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17, Aug 2015

Budapest and a tale of two opera houses

by Corey Cohen

Consider this to be a tale of two opera houses. One is universally admired, while the other is lesser known. The first has landmark status, while the other is often overlooked.

And then, please consider the opera houses to be metaphors for the cities themselves

The opera houses are in Vienna and Budapest, which were the joint capitals of the Austro-Hungarian Empire. But the elite of the Austrian city looked down upon the people of Budapest with its large numbers of gypsies, Magyars, Galicians, Jews and other outsiders. Kaiser Franz Josef reigned from Vienna and spent very little time in Budapest.

The Kaiser proclaimed Hungary as a co-equal nation only because that was the easier way to deal with rebellion, rather than trying to suppress it militarily. Although Franz Josef gave it that official status, he visited rarely. It is said that he attended the Budapest Opera House only once, whereas he often went to the Vienna Royal Opera.

This attitude continues even today. While I was on a tour of the Vienna house, I casually mentioned that I was heading to Budapest. “Their opera house is a smaller copy of ours,” my guide informed me, dismissively.

Actually, the Budapest Opera has a lovelier and more ornate building. When the Vienna Opera was rebuilt after it was damaged in World War II, the renovations were utilitarian. On the other hand, the Budapest Opera still stands as it was designed by architect Miklos Ybl in 1884. He incorporated designs from the many ethnic groups that were part of Hungary. He also insisted on using lumber, stone and fabric from Hungarian sources. Ever since then, and especially since World War II, the Budapest house gives the visitor more to admire.

The foyer has marble columns and its vaulted ceiling is covered in murals. Wrought-iron lamps illuminate the wide stone staircase.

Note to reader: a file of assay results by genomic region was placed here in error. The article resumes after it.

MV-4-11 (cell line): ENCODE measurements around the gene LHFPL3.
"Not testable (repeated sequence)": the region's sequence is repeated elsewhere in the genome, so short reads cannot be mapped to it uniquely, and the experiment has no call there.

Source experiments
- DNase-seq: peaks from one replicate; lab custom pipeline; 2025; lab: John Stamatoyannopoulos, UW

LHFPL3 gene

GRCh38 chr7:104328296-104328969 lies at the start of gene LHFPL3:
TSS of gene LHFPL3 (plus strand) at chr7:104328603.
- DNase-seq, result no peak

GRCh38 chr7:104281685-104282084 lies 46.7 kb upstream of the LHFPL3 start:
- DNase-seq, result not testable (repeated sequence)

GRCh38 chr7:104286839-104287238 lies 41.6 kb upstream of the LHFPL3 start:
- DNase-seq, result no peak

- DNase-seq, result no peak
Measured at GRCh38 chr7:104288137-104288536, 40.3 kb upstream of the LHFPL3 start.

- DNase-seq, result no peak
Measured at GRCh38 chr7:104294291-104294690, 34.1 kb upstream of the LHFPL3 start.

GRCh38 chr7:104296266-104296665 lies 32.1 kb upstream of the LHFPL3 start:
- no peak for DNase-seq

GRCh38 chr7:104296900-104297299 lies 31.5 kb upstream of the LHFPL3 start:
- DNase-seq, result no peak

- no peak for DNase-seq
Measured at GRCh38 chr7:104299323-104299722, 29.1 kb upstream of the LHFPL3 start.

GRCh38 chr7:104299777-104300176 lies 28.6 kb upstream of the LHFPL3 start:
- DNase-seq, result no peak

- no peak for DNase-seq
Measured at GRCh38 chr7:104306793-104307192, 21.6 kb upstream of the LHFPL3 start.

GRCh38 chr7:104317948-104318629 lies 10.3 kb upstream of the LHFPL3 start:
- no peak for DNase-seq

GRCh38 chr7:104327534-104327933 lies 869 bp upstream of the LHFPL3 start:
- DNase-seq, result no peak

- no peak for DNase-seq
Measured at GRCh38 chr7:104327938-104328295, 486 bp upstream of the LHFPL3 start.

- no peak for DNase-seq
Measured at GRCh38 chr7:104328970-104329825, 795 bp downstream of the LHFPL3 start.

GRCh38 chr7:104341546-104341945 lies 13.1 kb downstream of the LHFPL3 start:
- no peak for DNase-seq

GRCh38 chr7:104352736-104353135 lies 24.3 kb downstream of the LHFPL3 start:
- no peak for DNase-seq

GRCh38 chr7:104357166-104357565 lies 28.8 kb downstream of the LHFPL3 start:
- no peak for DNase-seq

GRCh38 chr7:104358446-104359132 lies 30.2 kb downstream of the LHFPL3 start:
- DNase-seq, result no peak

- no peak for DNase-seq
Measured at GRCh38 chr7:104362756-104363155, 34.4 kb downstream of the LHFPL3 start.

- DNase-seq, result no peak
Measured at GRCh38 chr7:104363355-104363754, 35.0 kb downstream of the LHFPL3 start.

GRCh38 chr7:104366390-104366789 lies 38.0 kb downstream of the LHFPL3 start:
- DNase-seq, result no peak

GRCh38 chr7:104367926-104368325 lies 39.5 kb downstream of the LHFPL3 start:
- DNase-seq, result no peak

Its acoustics are on a par with La Scala Milan and the Garnier in Paris. It resembles the Vienna Opera in its layout, with a ramp leading from the street, on which the royal carriages arrived. That ramp leads to a private reception room that gave His Highness direct access to the royal box. The Budapest Opera is on an intimate scale. It seats less than 2000, the least of Europe’s major houses. Ticket prices are also the lowest I’ve seen, ranging from $3 to a $30 top.

The city as a whole also has charm. It is not visited by as many tourists as Vienna, but it has a lot to offer. One of Budapest’s special attractions is the hot mineral waters that flow under its soil, so bath houses and spas proliferated because of those waters. Therefore I decided to pick a hotel that could pamper me with its own spa, and introduce me to that culture.

I found the perfect lodging at the Danubius Thermal Hotel Margitsziget. It is in a part of the city that has its own appeal: Margaret Island or, as they say, Margitsziget, located in the middle of the Danube River with views of old Buda on one side and newer Pest on the other, while the Danube flows by. The island is leafy botanical parkland. Think of a cross between “Tales From the Vienna Woods” and the canals of Venice. A bus takes you to either side of the river in ten minutes.

The hotel is modern and includes restaurants, shops plus therapy rooms, pools and steam baths. I’m glad we stayed here. The facilities are spotlessly clean and the staff is gracious.

Many Europeans come to the Danubius Thermal for a “cure” — as do visitors from India, China and Japan — and doctors are on site for consultation and to prescribe specific treatments. Guests from England and America, however, come more for relaxation and fun. The Danubius health spa accommodates both objectives.

I particularly enjoyed the dry brush massage which is meant to increase blood circulation, and, to balance that, a carbon dioxide bath to slow the heart and reduce blood pressure. It tickled me with thousands of tiny bubbles. Also a mud pack, with fresh ooze comprised of decomposed aquatic plants from the Hévíz thermal spring pond in Western Hungary. I also liked oxygen inhalation, which was refreshing, and salt inhalation, and a “galvanic” bath where you lie in water while electricity is passed through your body.